If Donald Trump is elected president next month, the nation and the world might have to learn to ignore things that are normally given great weight when they come from the leader of the free world: his actual words.
Or so said his running mate, Indiana Gov. Mike Pence, when confronted in Tuesday night’s vice presidential debate with statements the Republican presidential nominee has made over the course of the campaign.
“You know, the words don’t always come out exactly the way he means them,” Pence said. “But I’m telling you what the policy of our administration would be.”
That particular exchange with Democratic VP nominee Tim Kaine came after Pence claimed, incorrectly, that Trump had never said that women should be punished for having an abortion. Pence also denied Trump had made statements in support of letting other countries acquire nuclear weapons, creating a “deportation force,” and expressing admiration for Russian leader Vladimir Putin. Trump, in reality, made all of those statements, but, according to Pence’s theory, presumably did not mean them.
You know, the words don’t always come out exactly the way he means them. GOP vice presidential nominee Mike Pence
John Weaver, a top adviser to 2008 GOP nominee John McCain and then to Ohio Gov. John Kasich in his unsuccessful run this year, said the party’s cavalier attitude toward its presidential nominee’s statements is unprecedented.
“We’ve never had anything like this before, frankly. Words matter,” Weaver said. “For the running mate to say, ‘Well it doesn’t matter, because everyone, including our adversaries, will know he doesn’t mean it’ is extraordinary.”
Trying to explain away Trump’s statements is nothing new for Republicans, particular since May 3 when he handily won the Indiana primary and for all intents and purposes became the presidential nominee. This is the first time Trump’s ever run for office, they argue, so people shouldn’t take his words as literally as they might an experienced politician’s.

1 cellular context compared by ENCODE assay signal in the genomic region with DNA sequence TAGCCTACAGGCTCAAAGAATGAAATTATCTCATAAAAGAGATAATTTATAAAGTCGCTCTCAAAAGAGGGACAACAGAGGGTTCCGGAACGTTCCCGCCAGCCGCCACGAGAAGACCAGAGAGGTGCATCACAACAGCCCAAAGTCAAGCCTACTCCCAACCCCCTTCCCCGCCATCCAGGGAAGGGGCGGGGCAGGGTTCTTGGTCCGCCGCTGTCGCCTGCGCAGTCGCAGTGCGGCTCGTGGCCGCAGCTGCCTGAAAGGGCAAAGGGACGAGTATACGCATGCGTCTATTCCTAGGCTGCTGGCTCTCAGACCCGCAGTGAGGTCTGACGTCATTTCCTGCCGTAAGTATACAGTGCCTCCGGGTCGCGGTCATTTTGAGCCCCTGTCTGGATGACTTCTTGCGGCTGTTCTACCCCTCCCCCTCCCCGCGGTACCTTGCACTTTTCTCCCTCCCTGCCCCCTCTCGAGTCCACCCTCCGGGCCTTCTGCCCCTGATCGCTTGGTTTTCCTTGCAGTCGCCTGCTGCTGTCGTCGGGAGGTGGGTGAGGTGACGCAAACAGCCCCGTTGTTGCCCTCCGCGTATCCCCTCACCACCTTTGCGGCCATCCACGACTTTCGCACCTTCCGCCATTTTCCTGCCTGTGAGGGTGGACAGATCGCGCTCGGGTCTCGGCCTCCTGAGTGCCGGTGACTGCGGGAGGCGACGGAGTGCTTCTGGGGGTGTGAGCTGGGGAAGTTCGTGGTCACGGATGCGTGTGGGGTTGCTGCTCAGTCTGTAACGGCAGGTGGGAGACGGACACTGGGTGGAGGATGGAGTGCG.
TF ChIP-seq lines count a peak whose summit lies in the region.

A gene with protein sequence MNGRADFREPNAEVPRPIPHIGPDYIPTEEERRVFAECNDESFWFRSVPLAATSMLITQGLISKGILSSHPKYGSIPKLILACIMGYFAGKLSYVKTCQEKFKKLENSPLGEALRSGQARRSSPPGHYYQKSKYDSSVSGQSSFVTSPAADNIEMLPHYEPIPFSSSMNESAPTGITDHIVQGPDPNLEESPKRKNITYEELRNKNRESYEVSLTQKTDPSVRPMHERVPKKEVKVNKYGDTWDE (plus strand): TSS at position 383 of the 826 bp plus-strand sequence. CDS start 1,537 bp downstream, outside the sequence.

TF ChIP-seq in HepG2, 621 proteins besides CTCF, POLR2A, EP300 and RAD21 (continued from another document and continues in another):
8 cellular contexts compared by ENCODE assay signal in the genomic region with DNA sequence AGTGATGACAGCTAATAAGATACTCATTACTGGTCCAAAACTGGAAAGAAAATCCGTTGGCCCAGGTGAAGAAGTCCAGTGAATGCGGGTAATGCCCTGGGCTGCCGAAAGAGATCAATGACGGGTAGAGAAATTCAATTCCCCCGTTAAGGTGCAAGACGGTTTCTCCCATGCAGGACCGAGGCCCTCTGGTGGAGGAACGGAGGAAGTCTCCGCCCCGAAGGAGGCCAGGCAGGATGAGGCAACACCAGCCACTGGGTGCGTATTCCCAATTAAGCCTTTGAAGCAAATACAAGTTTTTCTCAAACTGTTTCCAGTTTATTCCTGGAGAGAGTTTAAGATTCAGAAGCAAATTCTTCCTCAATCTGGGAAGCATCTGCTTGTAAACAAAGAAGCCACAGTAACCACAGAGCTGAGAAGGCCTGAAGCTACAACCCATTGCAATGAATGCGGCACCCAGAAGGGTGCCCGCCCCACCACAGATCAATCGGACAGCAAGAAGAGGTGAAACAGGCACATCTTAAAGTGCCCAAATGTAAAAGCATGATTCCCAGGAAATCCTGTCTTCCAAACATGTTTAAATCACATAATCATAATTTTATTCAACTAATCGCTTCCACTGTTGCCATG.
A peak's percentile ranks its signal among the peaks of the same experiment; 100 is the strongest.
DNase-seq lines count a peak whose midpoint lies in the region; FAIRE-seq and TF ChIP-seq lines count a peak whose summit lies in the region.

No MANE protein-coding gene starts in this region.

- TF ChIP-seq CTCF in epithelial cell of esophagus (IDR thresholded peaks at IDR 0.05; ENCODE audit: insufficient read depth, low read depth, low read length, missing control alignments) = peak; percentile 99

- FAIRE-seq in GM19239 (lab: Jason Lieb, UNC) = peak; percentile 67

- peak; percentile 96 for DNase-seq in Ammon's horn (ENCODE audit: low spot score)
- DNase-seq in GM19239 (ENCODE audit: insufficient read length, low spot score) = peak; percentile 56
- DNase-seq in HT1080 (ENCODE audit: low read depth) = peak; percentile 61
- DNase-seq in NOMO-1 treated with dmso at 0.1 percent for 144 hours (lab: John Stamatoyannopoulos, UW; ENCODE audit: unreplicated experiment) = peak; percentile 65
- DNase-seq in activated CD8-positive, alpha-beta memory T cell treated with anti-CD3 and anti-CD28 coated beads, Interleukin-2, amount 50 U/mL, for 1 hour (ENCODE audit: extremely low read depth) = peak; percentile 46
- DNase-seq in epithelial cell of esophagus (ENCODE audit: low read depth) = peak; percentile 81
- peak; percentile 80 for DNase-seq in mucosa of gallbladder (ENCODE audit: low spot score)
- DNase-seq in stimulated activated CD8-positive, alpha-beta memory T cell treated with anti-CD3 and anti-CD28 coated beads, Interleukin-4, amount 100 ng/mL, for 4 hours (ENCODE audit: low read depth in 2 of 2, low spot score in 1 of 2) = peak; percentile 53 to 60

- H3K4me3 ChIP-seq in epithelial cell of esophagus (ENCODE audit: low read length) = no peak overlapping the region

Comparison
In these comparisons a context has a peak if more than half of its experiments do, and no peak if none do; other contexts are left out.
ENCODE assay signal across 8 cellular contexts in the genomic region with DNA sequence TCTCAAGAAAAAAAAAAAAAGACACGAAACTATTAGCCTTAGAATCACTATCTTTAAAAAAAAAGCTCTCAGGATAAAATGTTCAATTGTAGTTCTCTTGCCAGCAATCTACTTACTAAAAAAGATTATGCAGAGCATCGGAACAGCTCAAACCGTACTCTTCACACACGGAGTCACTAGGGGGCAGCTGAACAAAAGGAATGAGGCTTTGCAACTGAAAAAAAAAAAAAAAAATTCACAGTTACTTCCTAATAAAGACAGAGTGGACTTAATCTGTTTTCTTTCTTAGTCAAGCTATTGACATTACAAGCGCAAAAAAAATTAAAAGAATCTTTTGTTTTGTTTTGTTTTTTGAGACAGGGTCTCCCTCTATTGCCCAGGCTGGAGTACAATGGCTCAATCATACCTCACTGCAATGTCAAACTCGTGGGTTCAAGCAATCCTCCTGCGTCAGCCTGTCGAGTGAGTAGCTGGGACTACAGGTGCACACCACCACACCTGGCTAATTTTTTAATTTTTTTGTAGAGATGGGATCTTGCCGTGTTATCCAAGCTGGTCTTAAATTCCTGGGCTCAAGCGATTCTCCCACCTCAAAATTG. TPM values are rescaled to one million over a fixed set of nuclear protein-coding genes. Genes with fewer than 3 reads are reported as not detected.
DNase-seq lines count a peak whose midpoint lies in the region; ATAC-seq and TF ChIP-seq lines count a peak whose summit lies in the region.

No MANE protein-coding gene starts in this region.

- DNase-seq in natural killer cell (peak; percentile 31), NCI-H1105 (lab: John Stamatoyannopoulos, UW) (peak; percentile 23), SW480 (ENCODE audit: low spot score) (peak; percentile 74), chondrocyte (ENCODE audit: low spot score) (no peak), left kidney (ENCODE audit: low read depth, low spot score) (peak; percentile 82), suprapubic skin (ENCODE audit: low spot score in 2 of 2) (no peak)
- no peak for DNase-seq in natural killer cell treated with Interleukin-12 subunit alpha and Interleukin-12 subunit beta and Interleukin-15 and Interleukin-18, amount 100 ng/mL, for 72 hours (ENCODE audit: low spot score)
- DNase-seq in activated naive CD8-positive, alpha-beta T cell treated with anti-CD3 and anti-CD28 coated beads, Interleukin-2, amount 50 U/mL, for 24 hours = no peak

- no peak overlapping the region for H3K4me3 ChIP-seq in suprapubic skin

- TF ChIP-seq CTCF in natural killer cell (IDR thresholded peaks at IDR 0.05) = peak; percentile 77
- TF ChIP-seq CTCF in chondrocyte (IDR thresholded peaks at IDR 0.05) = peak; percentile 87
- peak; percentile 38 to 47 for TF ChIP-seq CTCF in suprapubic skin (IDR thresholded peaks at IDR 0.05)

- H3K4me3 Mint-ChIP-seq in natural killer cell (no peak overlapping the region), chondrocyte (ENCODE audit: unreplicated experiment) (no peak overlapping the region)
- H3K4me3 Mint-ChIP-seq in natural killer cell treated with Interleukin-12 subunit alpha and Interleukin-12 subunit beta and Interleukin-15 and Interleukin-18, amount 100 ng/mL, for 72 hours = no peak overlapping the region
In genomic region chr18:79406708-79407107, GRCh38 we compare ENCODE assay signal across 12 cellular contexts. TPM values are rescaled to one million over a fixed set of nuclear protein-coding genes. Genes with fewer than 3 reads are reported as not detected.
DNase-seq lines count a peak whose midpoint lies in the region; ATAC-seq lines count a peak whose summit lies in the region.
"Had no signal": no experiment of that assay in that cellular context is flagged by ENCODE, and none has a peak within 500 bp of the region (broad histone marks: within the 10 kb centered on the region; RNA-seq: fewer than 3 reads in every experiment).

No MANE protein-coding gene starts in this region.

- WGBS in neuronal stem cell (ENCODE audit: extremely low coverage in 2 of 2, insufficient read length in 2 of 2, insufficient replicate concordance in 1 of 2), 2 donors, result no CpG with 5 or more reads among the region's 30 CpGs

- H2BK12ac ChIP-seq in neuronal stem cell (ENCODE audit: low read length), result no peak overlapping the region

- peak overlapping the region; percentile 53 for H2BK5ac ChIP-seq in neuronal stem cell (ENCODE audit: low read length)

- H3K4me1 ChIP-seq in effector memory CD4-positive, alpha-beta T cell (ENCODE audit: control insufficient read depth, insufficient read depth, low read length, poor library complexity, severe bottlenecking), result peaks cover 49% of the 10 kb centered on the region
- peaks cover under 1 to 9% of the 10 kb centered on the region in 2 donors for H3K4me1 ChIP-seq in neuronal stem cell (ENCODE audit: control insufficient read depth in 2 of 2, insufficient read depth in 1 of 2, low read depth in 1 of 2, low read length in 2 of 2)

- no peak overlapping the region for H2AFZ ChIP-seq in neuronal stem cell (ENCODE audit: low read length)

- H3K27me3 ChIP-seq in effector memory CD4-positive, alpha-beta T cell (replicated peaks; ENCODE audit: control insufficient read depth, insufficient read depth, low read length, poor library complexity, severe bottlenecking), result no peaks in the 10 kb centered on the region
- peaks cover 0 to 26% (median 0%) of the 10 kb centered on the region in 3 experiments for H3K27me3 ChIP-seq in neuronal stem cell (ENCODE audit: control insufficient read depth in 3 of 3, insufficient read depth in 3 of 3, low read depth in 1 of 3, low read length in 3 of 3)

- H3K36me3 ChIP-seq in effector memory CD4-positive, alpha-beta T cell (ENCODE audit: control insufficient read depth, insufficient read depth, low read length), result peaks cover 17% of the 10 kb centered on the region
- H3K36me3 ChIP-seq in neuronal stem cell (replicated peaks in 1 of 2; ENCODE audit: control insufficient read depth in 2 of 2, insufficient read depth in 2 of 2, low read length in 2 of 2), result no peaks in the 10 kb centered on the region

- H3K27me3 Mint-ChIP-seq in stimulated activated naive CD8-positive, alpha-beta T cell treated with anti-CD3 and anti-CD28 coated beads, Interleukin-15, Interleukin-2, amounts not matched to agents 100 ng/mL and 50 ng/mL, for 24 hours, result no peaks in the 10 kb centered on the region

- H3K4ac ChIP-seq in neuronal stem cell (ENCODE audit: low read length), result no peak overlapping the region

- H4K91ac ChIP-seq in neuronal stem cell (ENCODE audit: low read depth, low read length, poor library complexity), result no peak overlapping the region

For the running mate to say, 'Well it doesn’t matter, because everyone, including our adversaries, will know he doesn’t mean it,' is extraordinary. John Weaver, GOP consultant
“He’s been trying very hard to be presidential and gracious and I think he’s actually done a nice job of that lately,” Republican National Committee chairman Reince Priebus told the Associated Press on May 13, referring both to the content of Trump’s remarks as well as his tone. “I expect him to continue working at it and getting the job done.”
As the months have passed, though, Trump’s care with words has not necessarily improved, except at those times when he is reading off prepared notes or a script written for him on his teleprompter.
At a news conference the day after his nomination in July, Trump repeated his earlier accusation that the father of vanquished GOP rival Ted Cruz may have been involved in the assassination of President John F. Kennedy in 1963.
A few days later, at a news conference the RNC staged in Philadelphia to criticize Democratic nominee Hillary Clinton at her convention, Priebus first had to explain Trump’s assassination theory.
“He’s got a right to talk about whatever he wants to talk about. However, I don’t think he was ever saying this was some sort of factual information,” Priebus said. “It was something he referred to. He’s talked about it. He’s gotten off from it. As far as I’m concerned, we can move on from it.”
California Rep. Duncan Hunter gave perhaps the most explicit explanation from a Republican why Trump should not be taken literally. “You’re treating Donald Trump’s words like he is the most articulate person who’s ever graced our ears,” Hunter told CNN’s Wolf Blitzer on Aug. 9. “He is not a politician. He is not a person like you who’s very articulate.”
CORRECTION: Due to an editorial error, an earlier version of this story reported the wrong day of the vice presidential debate. The debate was Tuesday.
Editor’s note: Donald Trump regularly incites political violence and is a serial liar, rampant xenophobe, racist, misogynist and birther who has repeatedly pledged to ban all Muslims — 1.6 billion members of an entire religion — from entering the U.S.